Police in India on Sunday accused an Indian Army officer and two of his associates of planting weapons on the bodies of three laborers killed in Kashmir in July to stage a fake gun battle.
The army officer and two others “planted illegally acquired weapons and material on their [the laborers’] dead bodies after stripping them of their identities and tagged them as hardcore terrorists in possession of war-like stores,” according to a Jammu and Kashmir police statement issued late Sunday, Indian online newspaper the Print reported.
Authorities have charged Indian Army Captain Bhoopendra Singh and his two associates with “murder, conspiracy, abduction and giving out false information,” according to the police statement. Singh is currently being held in military detention. His two civilian associates, who were with Singh at the time of the July incident, are in police custody.
The Indian Army claimed this past summer that three men were killed in a village gun battle and that three weapons were found on their bodies. The army buried the men’s bodies in a remote border area following the alleged skirmish. The incident occurred in the village of Amshipora in southern Kashmir, administered by India and claimed by Pakistan.
The men’s families later identified them after photos of their bodies reportedly circulated on social media. The families, from the remote mountain area of Rajouri, said the three men had been looking for work in Kashmir’s apple orchards when they disappeared. Police exhumed the men’s bodies in September and matched DNA samples to the men’s reported identities, confirming them as Ibrar Ahmed, 16, Imtiyaz Ahmed, 25, and Ibrar Ahmed, 20, according to the Print. The police then returned the men’s bodies to their families.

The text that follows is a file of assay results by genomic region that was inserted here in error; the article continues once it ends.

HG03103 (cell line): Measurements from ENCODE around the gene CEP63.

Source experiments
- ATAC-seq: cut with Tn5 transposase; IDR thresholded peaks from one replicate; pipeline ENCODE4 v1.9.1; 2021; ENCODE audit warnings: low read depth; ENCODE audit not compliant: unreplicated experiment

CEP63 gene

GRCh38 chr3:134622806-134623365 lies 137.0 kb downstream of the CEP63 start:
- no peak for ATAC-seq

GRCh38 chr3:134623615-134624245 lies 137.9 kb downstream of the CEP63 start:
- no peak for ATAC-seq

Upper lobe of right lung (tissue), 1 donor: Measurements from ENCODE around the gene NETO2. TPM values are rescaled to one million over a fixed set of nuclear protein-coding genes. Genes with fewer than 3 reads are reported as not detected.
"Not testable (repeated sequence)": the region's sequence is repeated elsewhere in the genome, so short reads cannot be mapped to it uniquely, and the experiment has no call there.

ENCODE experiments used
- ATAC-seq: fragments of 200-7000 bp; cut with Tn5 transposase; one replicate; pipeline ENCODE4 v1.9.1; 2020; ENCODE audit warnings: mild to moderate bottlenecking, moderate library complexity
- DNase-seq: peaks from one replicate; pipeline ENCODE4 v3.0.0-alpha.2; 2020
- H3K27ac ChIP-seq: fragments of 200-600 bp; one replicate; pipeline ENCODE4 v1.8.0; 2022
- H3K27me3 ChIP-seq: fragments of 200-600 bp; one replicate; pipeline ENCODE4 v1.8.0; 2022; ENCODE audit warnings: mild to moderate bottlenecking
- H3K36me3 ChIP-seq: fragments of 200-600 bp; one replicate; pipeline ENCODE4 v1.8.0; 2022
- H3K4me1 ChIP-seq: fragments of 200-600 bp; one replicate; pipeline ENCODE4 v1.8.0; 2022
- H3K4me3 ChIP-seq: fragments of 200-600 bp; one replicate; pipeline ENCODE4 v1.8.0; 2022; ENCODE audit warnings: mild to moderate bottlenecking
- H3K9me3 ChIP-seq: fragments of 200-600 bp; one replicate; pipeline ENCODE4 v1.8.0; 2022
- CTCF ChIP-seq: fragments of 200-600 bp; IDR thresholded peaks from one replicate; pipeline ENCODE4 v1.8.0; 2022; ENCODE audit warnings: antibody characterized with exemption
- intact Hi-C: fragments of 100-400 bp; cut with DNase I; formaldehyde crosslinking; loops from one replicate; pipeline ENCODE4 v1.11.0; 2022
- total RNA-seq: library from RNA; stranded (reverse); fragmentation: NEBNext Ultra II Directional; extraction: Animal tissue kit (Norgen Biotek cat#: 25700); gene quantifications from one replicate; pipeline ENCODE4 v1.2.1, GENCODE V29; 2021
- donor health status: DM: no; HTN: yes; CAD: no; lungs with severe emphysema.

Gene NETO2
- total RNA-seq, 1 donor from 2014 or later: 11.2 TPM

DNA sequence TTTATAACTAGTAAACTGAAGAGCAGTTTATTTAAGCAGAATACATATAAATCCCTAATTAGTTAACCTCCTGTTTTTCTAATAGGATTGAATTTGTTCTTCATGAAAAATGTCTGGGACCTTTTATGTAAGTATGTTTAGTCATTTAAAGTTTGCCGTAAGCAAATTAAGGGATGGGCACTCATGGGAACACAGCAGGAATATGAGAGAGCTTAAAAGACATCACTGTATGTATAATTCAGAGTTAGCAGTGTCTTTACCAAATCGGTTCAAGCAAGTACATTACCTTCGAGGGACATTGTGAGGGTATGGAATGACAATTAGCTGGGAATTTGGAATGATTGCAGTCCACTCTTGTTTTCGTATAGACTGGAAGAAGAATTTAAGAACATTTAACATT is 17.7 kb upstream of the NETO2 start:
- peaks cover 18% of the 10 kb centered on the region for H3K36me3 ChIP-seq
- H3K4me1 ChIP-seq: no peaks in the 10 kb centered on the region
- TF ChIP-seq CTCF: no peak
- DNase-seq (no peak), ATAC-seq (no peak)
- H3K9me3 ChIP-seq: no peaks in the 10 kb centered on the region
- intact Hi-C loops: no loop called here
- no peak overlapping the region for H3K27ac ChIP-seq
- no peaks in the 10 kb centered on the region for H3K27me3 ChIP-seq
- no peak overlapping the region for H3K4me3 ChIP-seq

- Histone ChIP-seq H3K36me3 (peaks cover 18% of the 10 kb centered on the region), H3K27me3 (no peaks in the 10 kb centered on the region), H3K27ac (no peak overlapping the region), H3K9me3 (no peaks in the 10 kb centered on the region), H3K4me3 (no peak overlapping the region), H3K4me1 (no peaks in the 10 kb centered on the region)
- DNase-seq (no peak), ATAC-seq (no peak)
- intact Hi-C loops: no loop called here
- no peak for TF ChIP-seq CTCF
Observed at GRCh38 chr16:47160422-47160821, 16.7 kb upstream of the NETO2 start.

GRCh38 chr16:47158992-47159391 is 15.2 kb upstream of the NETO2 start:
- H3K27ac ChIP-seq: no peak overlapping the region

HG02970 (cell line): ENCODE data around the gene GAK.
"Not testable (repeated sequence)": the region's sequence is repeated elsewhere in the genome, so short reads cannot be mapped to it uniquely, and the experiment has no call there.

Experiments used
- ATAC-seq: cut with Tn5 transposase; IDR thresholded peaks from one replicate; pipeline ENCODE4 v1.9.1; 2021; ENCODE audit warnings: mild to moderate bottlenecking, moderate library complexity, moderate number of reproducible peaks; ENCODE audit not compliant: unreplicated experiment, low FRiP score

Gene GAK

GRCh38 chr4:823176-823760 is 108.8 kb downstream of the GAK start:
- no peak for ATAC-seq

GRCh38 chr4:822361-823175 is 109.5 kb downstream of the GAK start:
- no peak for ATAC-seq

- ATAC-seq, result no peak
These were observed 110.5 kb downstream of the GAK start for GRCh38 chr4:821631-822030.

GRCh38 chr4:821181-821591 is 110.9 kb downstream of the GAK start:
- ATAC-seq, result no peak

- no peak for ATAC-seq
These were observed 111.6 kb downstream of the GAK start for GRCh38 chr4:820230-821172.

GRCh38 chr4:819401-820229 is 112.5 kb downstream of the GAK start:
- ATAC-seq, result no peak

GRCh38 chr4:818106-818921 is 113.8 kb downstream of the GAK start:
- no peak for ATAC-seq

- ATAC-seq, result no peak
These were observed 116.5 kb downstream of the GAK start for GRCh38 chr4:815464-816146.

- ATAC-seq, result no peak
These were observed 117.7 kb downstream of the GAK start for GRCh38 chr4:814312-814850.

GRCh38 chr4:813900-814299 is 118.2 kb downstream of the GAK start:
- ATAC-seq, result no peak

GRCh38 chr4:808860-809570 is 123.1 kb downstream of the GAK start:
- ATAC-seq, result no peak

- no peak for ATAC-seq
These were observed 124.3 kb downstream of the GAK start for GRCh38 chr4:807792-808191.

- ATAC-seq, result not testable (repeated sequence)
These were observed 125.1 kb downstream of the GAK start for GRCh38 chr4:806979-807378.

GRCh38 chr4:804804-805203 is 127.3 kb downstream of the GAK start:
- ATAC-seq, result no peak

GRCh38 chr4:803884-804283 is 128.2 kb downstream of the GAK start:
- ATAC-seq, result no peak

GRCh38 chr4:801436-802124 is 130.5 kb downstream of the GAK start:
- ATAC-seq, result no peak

“The controversy sparked rare separate investigations by the Indian army, which has more than 500,000 troops in Kashmir, and the police, who said they were only informed of the supposed firefight after the killings which violated the normal rules of engagement,” Agence France-Presse recalled on Monday.
A local Kashmir court has asked the Indian Army to decide whether to try Capt. Singh in a civilian court or subject him to a military court-martial. Under India’s Armed Forces Special Powers Act, federal security forces deployed to the Himalayan region cannot be tried in a civilian court unless the Indian federal government agrees to the process.
Jammu and Kashmir is administered by India as a union (federal) territory governed by India’s central government in New Delhi. The union territory accounts for the southern portion of greater Kashmir, which has been claimed by Pakistan and China for decades. India is currently engaged in an ongoing border dispute with China in the union territory of Ladakh, located east of Jammu and Kashmir.